On Postgres 9.6, I have a table where a foreign key constraint and a unique constraint have the same name (ultimately due to long distinct names being silently truncated to 63 chars). I'm trying to resolve this name conflict through ALTER TABLE RENAME CONSTRAINT, but that yields an error:

table x has multiple constraints named "y"

Which sounds like in order to rename the constraint I first need to… rename the constraint. 🤔

So, how can I do that?

(Side note: the release notes for PostgreSQL 11 have "Fully enforce uniqueness of table and domain constraint names", alluding to this very situation, I suppose, as I discovered while preparing for an upgrade.)

Minimal steps to reproduce:

create table t1 (id uuid primary key);
create table t2 (id uuid primary key);
alter table t1 add constraint oops foreign key (id) references t2 (id);
alter table t1 add constraint oops unique (id);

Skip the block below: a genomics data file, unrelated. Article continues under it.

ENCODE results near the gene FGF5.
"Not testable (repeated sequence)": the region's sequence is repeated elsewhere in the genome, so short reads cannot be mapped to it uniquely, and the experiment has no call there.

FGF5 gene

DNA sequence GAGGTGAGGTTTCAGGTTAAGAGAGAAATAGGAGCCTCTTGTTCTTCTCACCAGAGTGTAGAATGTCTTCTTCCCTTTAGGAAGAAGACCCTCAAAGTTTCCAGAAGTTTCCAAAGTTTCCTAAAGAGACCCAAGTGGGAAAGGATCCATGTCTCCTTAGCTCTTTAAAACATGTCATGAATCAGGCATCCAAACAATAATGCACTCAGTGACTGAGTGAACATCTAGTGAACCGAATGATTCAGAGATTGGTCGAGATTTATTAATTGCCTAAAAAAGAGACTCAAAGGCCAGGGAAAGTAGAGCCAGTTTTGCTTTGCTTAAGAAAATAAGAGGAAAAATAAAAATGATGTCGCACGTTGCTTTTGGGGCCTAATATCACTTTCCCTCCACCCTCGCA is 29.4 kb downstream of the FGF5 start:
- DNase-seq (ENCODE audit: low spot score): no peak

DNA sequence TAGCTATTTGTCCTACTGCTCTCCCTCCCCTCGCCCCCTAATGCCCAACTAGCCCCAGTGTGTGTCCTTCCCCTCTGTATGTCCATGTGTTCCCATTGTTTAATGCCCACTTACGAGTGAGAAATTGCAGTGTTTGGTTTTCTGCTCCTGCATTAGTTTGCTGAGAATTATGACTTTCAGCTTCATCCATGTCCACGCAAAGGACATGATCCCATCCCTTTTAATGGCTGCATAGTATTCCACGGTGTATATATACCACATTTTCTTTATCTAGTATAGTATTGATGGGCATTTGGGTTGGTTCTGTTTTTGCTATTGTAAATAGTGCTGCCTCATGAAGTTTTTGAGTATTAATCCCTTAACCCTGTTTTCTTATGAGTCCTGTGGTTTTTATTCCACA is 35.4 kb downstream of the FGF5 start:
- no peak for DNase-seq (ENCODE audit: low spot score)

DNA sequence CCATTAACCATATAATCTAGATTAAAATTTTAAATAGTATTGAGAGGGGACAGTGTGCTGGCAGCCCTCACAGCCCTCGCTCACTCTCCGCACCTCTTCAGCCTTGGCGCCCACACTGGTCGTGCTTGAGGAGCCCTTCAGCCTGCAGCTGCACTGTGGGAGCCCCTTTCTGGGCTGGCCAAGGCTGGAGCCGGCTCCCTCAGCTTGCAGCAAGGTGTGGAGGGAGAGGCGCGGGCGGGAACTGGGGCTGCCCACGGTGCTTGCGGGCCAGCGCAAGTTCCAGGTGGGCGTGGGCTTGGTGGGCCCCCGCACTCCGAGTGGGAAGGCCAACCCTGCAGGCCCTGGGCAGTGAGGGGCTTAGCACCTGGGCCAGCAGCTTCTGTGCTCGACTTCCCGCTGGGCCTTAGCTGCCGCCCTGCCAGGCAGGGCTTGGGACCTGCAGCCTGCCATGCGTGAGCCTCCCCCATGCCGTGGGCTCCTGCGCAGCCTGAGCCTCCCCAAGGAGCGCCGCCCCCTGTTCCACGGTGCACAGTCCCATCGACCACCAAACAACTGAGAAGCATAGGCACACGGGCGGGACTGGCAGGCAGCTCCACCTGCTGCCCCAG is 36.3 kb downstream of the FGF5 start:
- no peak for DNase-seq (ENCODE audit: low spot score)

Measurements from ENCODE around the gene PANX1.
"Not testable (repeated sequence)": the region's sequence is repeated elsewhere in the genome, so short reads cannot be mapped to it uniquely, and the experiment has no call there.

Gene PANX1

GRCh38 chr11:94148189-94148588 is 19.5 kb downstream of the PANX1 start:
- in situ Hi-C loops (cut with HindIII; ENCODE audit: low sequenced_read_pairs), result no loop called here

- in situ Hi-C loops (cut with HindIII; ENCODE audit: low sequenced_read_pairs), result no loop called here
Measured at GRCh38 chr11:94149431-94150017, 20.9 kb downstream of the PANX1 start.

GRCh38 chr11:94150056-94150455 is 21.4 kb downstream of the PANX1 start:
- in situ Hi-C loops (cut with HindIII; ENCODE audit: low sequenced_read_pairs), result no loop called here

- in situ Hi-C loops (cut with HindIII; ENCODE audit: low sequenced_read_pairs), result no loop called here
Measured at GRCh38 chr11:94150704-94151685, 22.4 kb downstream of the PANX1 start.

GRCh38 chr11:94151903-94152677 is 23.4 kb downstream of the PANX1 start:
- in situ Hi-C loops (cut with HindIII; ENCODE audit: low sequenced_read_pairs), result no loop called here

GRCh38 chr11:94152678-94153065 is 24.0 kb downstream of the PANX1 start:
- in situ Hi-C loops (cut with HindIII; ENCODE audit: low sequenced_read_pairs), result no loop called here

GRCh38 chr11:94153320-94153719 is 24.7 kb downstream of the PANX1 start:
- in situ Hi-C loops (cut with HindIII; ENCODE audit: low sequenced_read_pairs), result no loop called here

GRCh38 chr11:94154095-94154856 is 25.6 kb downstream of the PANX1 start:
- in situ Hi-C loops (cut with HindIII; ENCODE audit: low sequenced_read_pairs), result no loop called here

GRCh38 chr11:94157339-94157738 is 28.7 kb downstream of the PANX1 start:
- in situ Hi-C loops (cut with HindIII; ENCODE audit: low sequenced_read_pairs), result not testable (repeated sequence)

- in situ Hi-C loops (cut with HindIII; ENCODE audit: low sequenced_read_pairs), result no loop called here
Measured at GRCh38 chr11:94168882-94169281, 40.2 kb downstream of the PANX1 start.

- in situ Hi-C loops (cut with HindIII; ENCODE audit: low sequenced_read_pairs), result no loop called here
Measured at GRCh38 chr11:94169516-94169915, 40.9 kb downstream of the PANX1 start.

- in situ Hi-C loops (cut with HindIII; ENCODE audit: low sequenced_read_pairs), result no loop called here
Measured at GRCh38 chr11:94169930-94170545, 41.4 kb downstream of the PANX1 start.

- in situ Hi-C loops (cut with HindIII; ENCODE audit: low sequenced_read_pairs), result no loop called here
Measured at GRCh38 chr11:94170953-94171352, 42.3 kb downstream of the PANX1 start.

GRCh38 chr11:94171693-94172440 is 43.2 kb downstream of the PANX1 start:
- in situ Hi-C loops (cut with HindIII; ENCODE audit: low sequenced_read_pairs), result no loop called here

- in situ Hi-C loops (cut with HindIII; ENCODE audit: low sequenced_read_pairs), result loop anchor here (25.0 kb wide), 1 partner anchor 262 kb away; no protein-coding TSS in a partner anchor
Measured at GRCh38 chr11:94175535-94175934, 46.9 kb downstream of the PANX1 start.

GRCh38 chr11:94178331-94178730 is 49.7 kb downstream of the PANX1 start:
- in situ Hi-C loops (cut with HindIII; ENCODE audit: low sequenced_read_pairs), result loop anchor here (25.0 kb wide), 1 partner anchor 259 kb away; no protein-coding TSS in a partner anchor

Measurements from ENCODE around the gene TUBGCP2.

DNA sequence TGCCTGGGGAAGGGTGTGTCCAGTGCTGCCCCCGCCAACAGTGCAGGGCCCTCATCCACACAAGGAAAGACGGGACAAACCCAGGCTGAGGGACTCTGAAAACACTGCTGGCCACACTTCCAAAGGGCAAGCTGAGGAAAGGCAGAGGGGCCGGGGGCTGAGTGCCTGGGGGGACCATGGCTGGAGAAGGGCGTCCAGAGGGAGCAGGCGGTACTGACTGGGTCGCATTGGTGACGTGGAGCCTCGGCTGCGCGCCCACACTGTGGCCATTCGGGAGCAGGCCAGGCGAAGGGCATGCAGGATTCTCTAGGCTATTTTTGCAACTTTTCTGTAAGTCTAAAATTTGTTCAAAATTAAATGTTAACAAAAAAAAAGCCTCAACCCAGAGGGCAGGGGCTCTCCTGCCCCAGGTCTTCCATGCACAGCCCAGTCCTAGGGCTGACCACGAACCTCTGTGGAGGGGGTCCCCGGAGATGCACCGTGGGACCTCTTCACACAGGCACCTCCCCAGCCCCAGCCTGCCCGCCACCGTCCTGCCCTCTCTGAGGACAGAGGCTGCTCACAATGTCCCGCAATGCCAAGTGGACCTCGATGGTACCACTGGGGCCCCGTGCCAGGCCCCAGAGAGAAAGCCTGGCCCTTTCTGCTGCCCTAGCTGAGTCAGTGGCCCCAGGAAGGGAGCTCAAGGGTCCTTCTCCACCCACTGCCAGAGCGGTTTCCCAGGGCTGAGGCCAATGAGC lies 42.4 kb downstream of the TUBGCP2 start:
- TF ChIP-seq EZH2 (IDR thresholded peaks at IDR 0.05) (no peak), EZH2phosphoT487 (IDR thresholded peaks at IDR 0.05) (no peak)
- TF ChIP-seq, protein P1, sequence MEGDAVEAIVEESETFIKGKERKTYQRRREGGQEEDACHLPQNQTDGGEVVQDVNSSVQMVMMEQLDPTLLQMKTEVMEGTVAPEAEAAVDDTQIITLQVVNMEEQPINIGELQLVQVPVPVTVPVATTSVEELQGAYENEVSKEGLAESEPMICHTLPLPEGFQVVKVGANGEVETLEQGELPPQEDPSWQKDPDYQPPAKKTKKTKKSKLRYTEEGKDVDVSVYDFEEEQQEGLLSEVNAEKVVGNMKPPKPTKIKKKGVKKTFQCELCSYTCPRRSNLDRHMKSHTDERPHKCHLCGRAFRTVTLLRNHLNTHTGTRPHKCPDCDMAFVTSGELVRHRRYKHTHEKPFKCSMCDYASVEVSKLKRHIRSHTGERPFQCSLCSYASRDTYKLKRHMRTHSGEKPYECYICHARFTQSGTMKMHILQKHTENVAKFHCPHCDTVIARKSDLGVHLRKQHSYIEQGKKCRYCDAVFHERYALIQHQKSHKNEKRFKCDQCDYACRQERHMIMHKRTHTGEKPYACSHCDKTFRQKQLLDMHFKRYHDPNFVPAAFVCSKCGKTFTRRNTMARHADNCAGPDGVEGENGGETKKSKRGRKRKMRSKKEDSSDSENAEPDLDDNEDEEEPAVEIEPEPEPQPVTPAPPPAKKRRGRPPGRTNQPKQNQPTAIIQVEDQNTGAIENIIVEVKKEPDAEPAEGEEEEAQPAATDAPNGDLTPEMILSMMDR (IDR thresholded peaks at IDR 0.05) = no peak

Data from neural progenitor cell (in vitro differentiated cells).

alter table t1 rename constraint oops to oopsie;
  • 1
    I cannot create a table with the same name for a unique and foreign key constraint in 9.6. How did you manage to do that? Commented May 19, 2021 at 8:04
  • 1
    You might have to update conname in pg_constraint. But be very careful that you update only one row. And take a backup before you perform surgery on the catalog. Commented May 19, 2021 at 8:06
  • Drop index (according constraint should be dropped without dup error) then recreate it specifying the constraint name. Recommendation - specify all constraints names always.
    – Akina
    Commented May 19, 2021 at 8:09

1 Answer 1


My solution was to drop and recreate the constraints, with one of them given a different name. Postgres will let me drop one constraint by name, but I don't know how it chooses which one or whether it's even deterministic, so the safe route from scripting was to drop both and recreate from there. In the above case, that would go like:

alter table t1 
    drop constraint oops, 
    drop constraint oops,
    add constraint oops foreign key (id) references t2 (id),
    add constraint oops_unique unique (id);

Fortunately, my table was small enough for this to be a practical solution. If it weren't, I'd try updating pg_constraint directly, as Laurenz suggested.

  • Can you edit the answer and add the commands you used to drop both constraints? Commented May 20, 2021 at 9:42

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